Kolinko is rather negative when it comes to the possibilities for struggle. Despite their effort to analyze reality in all its contradictory totality, their focus still ends up in focusing almost exclusively on the limits of the struggles. This can partly be explained by the fact that the working class struggle today is not very developed. The low level of struggle in call centres, when everything comes around, is not very surprising considering the class composition at plant level is marked by individual work tasks with a great part of short-time employed, whom of many are students working extra.

But really, who want to listen to a profound presentation of the present conditions and your own shortcomings? Is a set of objective facts enough? One common reaction to Kolinko’s general political leaflets among their workmates tells you a lot: »OK, so what? We know that already. What can we do?»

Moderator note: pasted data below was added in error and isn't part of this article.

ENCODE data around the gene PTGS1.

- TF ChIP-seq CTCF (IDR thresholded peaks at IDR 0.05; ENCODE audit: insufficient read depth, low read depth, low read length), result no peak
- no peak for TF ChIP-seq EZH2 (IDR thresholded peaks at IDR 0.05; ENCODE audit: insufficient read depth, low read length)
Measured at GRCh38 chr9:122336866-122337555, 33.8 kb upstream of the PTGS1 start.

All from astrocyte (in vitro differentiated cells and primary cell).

It is right here that Kolinko’s method of inquiry displays its most important shortcoming. The political and methodological perspective makes the participants in the inquiry think of themselves as separated from the rest of the workers at the workplace. The well-founded and strong critique of the idealist over-determination of their own role in class struggle of Leninist inspired parties, and the parallel under-estimating of the independent struggle of the working class, has been overdone and become its anti-vanguardist opposition, mirroring what they initially attempted to demarcate against – what can be summed up as an external perspective. Kolinko limit their participation to the workers’ collective mainly to observe, analyse and comment, what obviously get consequences for the conclusions drawn from the collected material. In a science theoretical sense they are following a positivist tradition with an obvious distance to the object of their study – the working class. One participant to the aut-op-sy mailing list commented, somewhat sour, but pretty good hit the target, that Kolinko’s method of research of the class composition was like learning to swim off water.

Many people have stressed that efforts to real militant inquiries, however not labeled as such, are happening rather naturally in every workers’ collective or base organization whenever they are facing actual conflicts.